This village of northeast Guangdong, a 45-minute drive from Nanxiong, was originally founded during the Song dynasty, nearly 1,000 years ago when an imperial official named Wang Dexian, on his way back from Guangzhou to the capital was attracted by the beauty of the landscape and settled in the area. In 2008, Yuxian was listed as one of ‘China’s historical villages’ worthy of protection by national and provincial authorities. A Buddhist monk has renovated the Hualin temple, however the two lineage temples, which are decorated with patterns, designs and meticulously carved bas-relief that are rarely seen elsewhere, are in ruins. Most villagers have gone to the cities in search of a better life. They have left behind their elderly parents and with them, young children who do not have the physical strength to maintain the village.
Officially founded in 1404 during the reign of emperor Yongle of the Ming dynasty, the village of Zhongtian was enlarged during the Qing dynasty. It counted approximately 100 houses made of stone and wood, 100 lanes and 200 wells.Much like Banliang, Zhongtian is praised as one of the largest and best example of Ming-Qing era village still standing in south Hunan province. Comparable to Banliang in style, Zhongtian is much smaller. The narrow slab-stone streets of both villages are desperately desert, except for a few elderly people. A new village of bricks and concrete was built on the other side of the geomantic pond.Although all the houses were abandoned, we find in most of them a small altar with incense sticks still burning in front of the framed portrait of deceased family members. Those who have moved to the new village, still come to honor their ancestors in their old house.
Officially founded during the early years of the Ming dynasty (1368 – 1644), most of the 300 houses of Banliang were actually built during the Qing dynasty (1644 – 1911). In front of this large village of southern Hunan province, we find three half-moon shaped geomantic ponds, which are matched by three hills. Another clue that, in ancient China, the rule of fenghsui or geomancy applies in urban planning.Most of the houses have been meticulously surveyed: a small metal plate nailed to the wood frame of the gate gives information such as the era when it was build (Ming or Qing dynasty), the area, the main construction materials used or the name of the owners. All the buildings are deemed historical heritage. While some are well preserved, some of them are just ruins.Located just 45-minute north of Chenzhou, Banliang has lost more than half of its inhabitants who have preferred to tempt and improve their way of life by moving out to the city. Ironically, high-speed trains dash between Guangzhou and Beijing on the elevated concrete pillars erected near the village. Their roaring sound fills the village for a few seconds and quickly fades away, like Banliang.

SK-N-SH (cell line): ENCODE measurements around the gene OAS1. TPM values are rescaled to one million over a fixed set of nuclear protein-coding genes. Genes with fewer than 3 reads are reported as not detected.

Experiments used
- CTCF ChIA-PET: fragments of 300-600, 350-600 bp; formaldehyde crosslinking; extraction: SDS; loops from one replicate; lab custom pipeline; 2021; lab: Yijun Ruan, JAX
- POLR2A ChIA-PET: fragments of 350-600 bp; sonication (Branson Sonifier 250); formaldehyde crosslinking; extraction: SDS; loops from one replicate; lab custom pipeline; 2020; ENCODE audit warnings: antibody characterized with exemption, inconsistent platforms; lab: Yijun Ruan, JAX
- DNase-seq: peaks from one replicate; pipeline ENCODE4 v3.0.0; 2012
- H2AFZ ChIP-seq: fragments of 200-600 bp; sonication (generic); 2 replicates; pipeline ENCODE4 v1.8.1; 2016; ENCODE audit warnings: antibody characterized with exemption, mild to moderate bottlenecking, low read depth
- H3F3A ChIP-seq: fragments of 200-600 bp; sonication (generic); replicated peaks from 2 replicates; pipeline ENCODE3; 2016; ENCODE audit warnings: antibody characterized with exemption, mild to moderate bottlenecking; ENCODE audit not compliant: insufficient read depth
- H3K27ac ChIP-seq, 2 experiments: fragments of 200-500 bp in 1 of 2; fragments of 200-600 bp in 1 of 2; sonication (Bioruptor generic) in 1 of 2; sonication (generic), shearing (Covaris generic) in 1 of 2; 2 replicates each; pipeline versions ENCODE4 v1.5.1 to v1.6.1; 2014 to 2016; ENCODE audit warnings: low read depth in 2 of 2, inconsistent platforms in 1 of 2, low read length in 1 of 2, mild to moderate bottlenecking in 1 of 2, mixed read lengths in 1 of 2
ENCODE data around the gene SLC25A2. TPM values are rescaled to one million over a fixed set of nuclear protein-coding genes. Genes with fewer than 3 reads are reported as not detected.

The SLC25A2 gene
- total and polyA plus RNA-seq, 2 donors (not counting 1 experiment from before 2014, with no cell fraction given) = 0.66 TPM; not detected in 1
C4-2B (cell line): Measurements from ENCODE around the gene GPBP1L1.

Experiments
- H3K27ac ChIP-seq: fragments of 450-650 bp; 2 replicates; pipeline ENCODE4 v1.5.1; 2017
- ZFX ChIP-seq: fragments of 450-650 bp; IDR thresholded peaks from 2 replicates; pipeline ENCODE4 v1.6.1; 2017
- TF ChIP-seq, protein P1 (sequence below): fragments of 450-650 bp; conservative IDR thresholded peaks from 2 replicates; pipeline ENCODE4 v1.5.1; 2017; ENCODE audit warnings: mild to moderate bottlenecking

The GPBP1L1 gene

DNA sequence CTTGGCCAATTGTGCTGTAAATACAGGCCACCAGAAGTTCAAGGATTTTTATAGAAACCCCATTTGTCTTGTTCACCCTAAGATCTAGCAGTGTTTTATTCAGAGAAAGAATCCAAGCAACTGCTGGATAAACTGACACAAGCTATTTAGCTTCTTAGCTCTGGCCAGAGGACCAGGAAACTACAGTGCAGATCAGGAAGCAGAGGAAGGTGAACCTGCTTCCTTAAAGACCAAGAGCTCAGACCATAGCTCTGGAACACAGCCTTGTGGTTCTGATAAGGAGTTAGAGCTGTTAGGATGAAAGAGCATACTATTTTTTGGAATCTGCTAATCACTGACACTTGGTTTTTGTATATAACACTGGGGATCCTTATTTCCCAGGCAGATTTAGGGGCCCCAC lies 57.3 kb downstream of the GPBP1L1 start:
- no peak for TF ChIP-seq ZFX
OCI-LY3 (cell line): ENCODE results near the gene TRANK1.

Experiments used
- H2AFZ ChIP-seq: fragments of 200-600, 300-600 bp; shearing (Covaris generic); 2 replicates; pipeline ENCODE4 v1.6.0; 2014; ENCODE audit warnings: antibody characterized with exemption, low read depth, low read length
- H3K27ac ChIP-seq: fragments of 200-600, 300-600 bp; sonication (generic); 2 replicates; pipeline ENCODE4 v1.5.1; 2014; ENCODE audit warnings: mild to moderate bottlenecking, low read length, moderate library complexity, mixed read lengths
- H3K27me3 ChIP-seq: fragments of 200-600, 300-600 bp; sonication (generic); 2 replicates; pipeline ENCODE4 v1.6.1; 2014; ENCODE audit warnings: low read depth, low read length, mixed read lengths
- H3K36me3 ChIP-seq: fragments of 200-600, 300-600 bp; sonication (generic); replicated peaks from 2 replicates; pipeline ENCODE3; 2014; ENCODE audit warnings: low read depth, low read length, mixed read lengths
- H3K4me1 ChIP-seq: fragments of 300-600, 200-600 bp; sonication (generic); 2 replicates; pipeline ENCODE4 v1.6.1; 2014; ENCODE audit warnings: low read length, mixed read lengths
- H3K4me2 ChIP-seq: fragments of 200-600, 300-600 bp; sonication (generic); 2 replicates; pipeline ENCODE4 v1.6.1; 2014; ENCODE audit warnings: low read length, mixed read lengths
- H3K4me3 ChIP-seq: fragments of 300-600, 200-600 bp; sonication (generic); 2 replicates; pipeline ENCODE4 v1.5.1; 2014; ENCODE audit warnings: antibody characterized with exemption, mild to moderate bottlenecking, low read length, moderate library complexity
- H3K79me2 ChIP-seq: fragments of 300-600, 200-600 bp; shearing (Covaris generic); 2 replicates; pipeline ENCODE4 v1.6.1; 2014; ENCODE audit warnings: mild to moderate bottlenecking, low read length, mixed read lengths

The name of this village literally means ‘the garden of the Qin family clan’. According to the legend, the village was founded by Qin Shubao, the general of the Tang dynasty, which history has transformed into one of the door gods seen everywhere in China. Originally, Qinshiyuan was a compound of several walled courtyards in which there were several dozens of houses. Today, only one courtyard is left intact. All the others have been destroyed by their owners who decided to build modern houses made of concrete instead.The oldest house of the courtyard was built in 1381, others were built during the Ming and Qing dynasties. The imposing gates are topped with a four – Chinese character sentence written in seal script, one of the five calligraphic styles, which travelers rarely see these days.Located in northeast Guangxi province, the only feature of the village that will not change is the landscape of karst peaks, which made the region famous to foreign travelers.